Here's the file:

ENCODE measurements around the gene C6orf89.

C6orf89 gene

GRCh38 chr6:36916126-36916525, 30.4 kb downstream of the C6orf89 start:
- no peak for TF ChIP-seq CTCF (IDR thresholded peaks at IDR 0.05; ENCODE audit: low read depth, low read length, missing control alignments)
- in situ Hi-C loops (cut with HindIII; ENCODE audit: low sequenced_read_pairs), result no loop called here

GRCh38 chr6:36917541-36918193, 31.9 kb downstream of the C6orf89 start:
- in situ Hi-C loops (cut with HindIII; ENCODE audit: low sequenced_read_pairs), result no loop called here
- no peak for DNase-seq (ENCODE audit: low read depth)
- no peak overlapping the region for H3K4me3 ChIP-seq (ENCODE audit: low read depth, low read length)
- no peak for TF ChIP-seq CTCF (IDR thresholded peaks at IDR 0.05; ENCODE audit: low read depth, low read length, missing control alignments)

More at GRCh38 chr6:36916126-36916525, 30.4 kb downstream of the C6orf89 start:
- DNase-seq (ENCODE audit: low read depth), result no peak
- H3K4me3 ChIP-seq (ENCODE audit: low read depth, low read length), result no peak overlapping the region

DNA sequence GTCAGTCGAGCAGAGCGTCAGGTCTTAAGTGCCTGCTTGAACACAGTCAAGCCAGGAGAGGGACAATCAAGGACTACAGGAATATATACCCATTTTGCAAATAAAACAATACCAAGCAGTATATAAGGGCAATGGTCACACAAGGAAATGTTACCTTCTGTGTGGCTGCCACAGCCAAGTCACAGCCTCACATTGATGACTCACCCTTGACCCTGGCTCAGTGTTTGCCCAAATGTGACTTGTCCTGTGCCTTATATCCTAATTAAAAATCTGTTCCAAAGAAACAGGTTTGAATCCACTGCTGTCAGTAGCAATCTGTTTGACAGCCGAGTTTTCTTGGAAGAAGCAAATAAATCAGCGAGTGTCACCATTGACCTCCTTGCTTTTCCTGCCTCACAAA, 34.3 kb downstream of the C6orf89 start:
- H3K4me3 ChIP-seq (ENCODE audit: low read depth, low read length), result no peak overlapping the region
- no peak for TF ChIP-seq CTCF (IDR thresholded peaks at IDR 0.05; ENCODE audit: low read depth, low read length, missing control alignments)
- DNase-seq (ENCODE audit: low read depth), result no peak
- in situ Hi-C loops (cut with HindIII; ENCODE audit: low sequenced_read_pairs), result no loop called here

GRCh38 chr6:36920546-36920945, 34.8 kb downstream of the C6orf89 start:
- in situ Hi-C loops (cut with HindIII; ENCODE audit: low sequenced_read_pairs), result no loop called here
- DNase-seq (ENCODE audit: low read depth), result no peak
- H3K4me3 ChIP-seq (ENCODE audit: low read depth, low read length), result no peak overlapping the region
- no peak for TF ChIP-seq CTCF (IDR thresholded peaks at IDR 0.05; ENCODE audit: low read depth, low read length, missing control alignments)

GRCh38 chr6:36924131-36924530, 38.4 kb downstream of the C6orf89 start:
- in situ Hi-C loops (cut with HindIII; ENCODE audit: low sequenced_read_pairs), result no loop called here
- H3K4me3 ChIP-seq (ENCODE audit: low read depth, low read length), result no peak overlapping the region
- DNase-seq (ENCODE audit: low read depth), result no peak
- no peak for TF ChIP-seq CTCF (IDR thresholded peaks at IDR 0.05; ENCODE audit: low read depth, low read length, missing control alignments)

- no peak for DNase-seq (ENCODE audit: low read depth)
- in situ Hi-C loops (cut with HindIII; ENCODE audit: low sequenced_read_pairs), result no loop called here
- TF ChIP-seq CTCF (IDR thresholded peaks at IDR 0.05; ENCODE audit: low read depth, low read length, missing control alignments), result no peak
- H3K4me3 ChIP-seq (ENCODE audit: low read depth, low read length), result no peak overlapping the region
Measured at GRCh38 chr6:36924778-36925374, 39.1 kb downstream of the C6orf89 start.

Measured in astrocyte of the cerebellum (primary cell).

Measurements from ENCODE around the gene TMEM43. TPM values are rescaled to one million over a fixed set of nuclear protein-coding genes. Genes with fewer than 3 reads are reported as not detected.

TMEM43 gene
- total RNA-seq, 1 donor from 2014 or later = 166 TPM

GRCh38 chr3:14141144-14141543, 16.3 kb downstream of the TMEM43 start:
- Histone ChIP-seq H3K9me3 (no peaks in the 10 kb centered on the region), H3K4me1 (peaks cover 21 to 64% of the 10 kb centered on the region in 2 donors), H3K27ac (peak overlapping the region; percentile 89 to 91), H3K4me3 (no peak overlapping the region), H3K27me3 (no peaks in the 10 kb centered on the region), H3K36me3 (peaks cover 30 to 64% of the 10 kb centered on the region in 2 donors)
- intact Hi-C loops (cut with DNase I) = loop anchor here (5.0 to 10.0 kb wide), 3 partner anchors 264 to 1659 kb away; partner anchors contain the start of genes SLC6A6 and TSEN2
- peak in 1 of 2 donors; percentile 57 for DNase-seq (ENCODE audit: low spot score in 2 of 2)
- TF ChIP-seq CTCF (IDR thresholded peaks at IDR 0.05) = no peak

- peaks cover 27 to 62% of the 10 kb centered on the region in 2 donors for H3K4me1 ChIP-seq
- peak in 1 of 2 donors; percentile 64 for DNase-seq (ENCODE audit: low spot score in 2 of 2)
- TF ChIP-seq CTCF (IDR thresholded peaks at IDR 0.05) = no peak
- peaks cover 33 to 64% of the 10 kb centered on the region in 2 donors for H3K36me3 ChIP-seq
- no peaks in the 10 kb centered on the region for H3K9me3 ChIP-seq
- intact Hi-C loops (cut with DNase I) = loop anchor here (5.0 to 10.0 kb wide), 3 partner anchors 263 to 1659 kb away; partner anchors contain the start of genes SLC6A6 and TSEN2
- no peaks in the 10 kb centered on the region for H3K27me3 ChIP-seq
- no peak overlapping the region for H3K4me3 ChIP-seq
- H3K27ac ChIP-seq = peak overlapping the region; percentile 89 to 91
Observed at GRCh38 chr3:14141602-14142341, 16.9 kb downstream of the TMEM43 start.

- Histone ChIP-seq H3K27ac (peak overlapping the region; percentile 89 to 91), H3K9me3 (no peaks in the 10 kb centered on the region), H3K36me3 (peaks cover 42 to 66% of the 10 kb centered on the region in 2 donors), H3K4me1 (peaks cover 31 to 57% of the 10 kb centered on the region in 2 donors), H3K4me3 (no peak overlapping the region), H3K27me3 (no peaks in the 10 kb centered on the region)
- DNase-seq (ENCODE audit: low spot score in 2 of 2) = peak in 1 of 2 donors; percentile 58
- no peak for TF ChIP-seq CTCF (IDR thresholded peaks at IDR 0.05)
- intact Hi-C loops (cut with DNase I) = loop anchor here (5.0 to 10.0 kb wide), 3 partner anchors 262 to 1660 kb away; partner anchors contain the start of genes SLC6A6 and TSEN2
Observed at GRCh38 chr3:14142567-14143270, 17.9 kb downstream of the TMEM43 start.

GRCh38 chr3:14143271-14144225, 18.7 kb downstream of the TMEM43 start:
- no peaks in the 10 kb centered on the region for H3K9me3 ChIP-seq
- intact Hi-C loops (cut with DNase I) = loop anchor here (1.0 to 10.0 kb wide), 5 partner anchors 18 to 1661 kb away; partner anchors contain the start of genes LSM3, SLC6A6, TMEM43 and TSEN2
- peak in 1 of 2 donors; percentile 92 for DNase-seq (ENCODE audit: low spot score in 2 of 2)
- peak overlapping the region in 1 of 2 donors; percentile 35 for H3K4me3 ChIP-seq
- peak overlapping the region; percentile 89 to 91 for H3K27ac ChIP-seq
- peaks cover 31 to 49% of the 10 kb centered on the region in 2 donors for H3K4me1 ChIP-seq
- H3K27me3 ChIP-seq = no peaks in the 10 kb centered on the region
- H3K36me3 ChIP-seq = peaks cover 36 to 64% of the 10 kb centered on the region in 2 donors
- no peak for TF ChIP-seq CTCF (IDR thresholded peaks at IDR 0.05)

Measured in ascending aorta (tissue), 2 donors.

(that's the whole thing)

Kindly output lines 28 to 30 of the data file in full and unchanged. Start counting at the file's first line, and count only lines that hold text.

- no peak for TF ChIP-seq CTCF (IDR thresholded peaks at IDR 0.05; ENCODE audit: low read depth, low read length, missing control alignments)

- no peak for DNase-seq (ENCODE audit: low read depth)
- in situ Hi-C loops (cut with HindIII; ENCODE audit: low sequenced_read_pairs), result no loop called here